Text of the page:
The parent or SLP using this activity should try to have the student use the target words as many times as possible in their responses for each card.  Many of the cards instruct the reader to start or end with a particular phrase, but some do not.  For the ones that do not, try to suggest phrases or sentences to use to help facilitate more opportunities for target use. For example, the card in the photo above instructs the student to tell three things about a golfer and a skater.  You could instruct the student to use separate sentences for each detail and to begin each sentence with, "A golfer/ice skater..."

I send home 10 cards at a time rather than filling the box with 30 cards all at once.  I also practice some of the cards with the child during our treatment sessions so he or she will be familiar with the topic and (hopefully) be more successful when this topic is drawn from the box at home.

This set targets vocalic /r/ in the final position of words and is available at my TPT site.  It includes 30 conversation starter cards, instructions for use, labels for the box and a Helpful Hints page for parents or professionals.  Chinese takeout boxes are readily available at craft stores such as Michaels and usually cost around a buck apiece.  You could use any small box or envelope if you don't have a takeout box...it just won't be as fun.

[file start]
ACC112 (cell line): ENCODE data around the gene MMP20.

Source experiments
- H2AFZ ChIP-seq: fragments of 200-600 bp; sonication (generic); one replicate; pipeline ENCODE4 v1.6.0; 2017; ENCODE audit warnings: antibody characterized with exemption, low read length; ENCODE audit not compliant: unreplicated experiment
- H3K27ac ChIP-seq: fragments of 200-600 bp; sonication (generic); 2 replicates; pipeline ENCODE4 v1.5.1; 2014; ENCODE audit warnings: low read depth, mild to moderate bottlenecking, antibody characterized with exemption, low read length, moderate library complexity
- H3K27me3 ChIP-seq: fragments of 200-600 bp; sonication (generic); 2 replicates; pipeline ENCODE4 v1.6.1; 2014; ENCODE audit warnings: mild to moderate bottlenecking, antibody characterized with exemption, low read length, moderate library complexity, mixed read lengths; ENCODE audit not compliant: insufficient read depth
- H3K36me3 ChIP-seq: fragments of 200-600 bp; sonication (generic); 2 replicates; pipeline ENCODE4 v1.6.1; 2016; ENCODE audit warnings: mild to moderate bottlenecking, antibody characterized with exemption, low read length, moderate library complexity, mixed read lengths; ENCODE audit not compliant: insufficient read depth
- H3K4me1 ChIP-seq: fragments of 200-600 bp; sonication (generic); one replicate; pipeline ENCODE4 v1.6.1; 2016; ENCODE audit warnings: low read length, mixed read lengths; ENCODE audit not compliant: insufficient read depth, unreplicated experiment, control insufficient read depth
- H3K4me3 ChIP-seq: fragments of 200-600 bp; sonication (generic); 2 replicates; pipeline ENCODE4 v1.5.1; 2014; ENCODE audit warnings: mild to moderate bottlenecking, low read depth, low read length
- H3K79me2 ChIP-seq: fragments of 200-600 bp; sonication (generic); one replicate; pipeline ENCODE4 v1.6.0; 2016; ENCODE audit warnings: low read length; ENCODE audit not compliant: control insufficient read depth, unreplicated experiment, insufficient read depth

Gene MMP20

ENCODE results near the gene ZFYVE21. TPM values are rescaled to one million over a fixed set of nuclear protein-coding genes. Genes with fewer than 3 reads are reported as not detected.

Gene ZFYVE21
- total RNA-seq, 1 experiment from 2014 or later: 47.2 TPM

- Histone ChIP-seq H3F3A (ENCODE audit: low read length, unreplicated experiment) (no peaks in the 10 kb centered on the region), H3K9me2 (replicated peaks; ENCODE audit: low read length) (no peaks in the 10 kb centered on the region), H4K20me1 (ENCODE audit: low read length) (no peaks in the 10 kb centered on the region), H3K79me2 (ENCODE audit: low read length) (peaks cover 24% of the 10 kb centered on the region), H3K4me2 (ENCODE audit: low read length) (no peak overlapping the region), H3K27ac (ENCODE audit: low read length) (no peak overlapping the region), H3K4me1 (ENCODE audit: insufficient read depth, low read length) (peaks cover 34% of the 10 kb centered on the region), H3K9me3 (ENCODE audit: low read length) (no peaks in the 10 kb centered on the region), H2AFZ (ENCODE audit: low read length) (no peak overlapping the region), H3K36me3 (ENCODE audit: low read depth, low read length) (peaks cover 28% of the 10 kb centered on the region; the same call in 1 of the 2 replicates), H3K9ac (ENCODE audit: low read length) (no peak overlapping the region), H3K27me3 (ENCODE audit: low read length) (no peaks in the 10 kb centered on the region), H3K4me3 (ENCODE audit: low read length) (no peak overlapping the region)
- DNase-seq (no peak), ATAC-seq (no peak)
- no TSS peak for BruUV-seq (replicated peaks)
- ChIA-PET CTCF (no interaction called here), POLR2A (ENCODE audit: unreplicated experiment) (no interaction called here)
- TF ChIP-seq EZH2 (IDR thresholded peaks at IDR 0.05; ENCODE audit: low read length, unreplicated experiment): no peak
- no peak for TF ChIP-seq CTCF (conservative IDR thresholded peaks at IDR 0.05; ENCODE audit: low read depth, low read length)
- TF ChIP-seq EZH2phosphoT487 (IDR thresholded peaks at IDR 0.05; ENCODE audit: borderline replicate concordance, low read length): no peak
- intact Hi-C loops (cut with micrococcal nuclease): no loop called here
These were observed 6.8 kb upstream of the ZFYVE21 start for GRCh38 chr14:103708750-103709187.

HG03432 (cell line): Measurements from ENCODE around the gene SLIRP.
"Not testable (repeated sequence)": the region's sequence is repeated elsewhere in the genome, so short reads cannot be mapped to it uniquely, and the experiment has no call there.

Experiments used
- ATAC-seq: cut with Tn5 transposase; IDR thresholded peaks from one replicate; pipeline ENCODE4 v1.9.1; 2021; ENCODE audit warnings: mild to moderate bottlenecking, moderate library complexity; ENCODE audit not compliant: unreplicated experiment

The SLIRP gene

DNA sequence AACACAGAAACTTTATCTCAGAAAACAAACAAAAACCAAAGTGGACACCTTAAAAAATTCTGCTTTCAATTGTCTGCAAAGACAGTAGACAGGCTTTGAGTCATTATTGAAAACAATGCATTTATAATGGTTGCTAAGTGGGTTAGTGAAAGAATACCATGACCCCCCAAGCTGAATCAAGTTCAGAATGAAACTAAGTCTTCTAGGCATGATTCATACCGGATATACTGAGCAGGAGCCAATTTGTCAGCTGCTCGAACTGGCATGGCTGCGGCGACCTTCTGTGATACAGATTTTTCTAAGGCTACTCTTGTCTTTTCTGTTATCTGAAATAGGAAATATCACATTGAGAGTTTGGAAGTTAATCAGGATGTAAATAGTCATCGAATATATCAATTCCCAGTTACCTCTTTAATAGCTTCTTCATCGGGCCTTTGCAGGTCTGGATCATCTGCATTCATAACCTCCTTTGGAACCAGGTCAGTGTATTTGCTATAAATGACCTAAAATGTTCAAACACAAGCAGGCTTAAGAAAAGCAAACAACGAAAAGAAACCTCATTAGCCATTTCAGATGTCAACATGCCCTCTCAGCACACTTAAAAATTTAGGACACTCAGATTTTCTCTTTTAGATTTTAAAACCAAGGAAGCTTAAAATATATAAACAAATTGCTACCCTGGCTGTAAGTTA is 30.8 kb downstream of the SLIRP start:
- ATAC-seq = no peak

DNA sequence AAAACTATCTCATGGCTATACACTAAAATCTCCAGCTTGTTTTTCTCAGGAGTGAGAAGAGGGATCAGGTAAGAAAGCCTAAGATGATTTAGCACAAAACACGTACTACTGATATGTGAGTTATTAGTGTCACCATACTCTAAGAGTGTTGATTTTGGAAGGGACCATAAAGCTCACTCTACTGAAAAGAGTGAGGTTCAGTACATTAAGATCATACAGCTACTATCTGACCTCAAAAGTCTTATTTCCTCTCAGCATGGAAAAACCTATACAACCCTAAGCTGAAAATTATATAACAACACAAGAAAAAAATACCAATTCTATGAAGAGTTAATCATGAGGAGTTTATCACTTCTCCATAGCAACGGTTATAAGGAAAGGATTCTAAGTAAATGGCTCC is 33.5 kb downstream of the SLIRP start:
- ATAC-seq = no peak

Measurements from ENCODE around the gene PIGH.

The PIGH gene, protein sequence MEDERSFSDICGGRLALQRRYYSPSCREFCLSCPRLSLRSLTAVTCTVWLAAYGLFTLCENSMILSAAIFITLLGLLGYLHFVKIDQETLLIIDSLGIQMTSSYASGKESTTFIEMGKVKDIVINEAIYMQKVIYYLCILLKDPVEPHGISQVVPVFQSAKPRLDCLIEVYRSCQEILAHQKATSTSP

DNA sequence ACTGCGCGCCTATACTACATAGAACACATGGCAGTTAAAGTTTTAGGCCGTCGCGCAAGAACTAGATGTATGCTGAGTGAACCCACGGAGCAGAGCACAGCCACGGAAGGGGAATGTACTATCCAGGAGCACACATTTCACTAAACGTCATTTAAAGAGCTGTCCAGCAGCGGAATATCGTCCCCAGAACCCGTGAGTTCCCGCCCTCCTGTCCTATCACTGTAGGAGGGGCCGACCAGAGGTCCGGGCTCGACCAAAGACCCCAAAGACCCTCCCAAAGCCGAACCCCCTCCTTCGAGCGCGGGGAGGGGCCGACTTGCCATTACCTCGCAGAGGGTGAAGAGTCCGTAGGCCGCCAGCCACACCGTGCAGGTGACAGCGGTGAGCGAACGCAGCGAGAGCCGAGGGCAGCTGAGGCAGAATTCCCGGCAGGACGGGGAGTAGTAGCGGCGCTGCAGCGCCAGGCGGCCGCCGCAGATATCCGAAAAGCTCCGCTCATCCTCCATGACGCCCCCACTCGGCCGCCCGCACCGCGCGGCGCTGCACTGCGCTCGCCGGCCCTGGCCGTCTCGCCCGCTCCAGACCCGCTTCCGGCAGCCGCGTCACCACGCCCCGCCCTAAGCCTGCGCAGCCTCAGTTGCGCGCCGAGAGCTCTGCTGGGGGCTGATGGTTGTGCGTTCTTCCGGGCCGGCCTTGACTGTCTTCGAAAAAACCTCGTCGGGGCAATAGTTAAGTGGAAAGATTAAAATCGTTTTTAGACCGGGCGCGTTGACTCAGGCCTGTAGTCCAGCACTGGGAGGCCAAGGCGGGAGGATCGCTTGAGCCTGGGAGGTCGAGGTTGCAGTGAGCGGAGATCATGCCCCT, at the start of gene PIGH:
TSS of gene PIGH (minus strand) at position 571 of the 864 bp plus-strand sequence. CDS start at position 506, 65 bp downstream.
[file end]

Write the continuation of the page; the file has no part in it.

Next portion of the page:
Guess what?  You gave me feedback, and I listened!  Due to popular request, I made a set of cards for the /ch/ sound that are ready to go!  This set contains 40 cards:  20 initial /ch/, 10 medial and 10 final.  You can find it here.  I'm working on other card sets, too, so check back again soon.